Patent Foramen Ovale | Diagnosis and Treatment

How is patent foramen ovale diagnosed?

Most people with a patent foramen ovale (PFO) have no symptoms, so it’s most often found “incidentally” during an exam for another problem.

If your baby sometimes turns blue for short amounts of time, your doctor may order one or more of these tests:

  • electrocardiogram (ECG or EKG)
  • echocardiogram (cardiac ultrasound). As part of the echocardiogram, the doctor may also do a bubble study. For this study, an intravenous (IV) line that contains saline is put into your child’s arm, causing little bubbles in the bloodstream. If your child has a PFO, these bubbles work their way to the left side of the heart and show up on the echocardiogram.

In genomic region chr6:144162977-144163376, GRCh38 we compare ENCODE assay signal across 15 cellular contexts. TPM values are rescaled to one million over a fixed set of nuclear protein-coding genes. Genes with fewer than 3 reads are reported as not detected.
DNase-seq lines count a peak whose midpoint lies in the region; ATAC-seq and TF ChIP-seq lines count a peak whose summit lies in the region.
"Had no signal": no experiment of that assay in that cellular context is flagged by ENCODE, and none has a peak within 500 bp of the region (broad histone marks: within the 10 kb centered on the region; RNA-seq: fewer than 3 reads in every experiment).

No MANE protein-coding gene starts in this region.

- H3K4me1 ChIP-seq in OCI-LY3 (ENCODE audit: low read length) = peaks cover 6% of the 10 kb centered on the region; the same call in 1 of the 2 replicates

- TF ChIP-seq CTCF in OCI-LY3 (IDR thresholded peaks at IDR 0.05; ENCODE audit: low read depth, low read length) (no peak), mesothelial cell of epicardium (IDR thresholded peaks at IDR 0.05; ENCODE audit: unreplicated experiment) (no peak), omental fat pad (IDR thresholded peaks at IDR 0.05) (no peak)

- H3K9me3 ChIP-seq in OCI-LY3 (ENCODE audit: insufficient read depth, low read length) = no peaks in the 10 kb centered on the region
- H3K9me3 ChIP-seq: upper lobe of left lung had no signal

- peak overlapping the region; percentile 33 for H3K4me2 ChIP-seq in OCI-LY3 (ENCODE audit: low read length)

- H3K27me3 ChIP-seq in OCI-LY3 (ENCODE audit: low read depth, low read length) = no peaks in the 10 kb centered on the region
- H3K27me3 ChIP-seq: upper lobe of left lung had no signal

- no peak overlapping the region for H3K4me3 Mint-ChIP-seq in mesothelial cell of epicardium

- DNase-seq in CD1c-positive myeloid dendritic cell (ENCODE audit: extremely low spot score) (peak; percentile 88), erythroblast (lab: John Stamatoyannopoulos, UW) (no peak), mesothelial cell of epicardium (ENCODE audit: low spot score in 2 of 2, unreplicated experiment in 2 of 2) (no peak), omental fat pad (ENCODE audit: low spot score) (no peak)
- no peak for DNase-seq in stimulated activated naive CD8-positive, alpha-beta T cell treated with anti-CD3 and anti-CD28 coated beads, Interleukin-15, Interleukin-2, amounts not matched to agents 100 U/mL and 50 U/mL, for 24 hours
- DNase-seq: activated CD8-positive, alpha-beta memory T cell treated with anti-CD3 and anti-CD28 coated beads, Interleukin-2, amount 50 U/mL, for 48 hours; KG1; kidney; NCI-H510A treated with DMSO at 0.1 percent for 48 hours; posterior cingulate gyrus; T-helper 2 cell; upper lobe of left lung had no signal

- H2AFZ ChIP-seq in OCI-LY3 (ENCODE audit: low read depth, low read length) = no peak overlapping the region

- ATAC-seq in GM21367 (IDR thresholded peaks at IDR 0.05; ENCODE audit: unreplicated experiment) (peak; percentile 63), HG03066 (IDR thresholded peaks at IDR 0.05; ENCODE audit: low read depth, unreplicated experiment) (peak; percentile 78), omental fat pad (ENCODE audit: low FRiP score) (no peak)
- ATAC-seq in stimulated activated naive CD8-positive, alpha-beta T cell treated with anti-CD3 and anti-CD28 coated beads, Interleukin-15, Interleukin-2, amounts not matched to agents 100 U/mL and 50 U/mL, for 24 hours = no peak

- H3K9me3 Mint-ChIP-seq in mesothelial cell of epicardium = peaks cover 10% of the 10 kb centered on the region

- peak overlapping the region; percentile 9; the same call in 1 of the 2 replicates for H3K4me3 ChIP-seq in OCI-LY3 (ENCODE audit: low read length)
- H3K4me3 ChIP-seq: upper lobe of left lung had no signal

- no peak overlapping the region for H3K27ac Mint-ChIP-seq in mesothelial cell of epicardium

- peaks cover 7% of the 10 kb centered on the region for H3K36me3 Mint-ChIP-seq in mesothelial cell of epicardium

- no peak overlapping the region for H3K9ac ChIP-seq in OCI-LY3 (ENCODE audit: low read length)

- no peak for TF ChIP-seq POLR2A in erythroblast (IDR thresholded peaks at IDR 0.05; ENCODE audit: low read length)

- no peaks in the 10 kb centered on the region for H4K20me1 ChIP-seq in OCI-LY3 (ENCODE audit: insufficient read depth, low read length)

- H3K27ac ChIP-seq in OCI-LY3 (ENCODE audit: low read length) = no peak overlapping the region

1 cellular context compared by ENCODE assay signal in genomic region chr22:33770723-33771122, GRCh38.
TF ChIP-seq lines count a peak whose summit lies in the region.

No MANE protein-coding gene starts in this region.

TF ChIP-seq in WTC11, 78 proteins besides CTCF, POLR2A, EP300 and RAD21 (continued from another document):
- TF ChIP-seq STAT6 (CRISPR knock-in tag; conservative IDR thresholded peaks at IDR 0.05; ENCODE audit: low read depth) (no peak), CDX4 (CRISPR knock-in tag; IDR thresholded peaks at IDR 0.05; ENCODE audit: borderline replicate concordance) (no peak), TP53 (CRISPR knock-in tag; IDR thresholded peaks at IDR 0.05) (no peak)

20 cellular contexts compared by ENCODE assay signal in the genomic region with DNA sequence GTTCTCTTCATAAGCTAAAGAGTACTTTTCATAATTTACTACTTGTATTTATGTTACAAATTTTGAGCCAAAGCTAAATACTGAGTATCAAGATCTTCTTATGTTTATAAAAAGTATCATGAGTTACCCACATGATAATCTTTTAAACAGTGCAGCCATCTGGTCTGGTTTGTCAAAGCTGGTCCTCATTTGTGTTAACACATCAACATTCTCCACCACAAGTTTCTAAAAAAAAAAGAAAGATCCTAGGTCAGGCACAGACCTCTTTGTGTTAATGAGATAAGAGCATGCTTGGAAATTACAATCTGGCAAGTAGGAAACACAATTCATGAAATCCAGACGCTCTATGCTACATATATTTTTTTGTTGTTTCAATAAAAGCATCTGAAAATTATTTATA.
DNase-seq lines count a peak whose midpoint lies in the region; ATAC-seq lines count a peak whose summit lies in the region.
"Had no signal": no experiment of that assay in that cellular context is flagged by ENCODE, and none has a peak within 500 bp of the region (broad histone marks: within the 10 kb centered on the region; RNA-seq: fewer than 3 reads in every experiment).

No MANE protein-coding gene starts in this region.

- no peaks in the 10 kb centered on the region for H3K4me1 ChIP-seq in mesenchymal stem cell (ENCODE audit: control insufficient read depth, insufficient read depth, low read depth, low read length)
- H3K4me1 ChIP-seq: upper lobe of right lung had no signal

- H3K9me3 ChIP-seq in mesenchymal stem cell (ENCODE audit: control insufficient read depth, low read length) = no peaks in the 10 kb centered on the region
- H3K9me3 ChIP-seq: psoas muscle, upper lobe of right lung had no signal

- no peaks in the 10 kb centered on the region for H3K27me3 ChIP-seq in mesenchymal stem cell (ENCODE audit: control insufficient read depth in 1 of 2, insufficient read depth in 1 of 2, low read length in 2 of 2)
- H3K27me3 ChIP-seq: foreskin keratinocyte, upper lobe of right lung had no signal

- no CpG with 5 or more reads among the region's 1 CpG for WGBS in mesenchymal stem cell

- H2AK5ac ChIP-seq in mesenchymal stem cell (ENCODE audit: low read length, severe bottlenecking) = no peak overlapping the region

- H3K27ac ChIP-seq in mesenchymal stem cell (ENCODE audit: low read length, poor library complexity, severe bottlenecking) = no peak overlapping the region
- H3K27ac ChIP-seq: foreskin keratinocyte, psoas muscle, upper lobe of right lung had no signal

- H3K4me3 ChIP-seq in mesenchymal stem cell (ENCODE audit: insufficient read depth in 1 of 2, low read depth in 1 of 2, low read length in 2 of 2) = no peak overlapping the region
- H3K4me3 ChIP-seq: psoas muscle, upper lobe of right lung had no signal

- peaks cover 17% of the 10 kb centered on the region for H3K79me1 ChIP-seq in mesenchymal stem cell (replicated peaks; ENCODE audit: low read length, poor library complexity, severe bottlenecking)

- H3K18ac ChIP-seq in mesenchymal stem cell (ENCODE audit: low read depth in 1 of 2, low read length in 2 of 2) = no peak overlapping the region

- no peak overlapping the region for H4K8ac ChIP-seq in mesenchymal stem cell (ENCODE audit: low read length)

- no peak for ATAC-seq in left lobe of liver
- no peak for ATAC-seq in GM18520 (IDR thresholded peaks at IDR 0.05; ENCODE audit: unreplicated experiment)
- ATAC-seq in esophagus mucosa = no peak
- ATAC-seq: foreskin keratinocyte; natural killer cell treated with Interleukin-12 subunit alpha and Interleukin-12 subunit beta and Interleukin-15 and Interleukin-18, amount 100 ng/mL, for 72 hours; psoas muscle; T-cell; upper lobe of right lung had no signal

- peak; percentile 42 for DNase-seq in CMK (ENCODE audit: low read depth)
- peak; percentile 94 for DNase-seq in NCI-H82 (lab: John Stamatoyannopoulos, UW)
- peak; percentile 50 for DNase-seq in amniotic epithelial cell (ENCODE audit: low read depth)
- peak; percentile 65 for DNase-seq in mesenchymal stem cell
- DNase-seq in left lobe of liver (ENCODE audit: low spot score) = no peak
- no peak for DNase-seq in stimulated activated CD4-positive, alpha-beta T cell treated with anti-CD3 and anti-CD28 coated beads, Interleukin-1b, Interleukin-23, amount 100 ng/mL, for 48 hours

What are the treatment options for patent foramen ovale?

Most PFOs don’t need any treatment. If your child needs surgery for another heart defect, the PFO may be closed at the time of the surgery.

In rare cases, your child’s doctor may recommend closing the PFO surgically. Some studies have shown that closing a PFO may relieve migraines or reduce the risk of stroke in those who have already had a stroke, but the evidence is not conclusive.

The procedure to close a PFO is a fairly simple. A catheter is used to guide a special closing device to the area of the PFO. The device expands, forming a patch that covers the hole.

After the procedure, most children go home the same day or the next day.

The doctor may prescribe aspirin for your child to take for a few months after the procedure as a precautionary measure.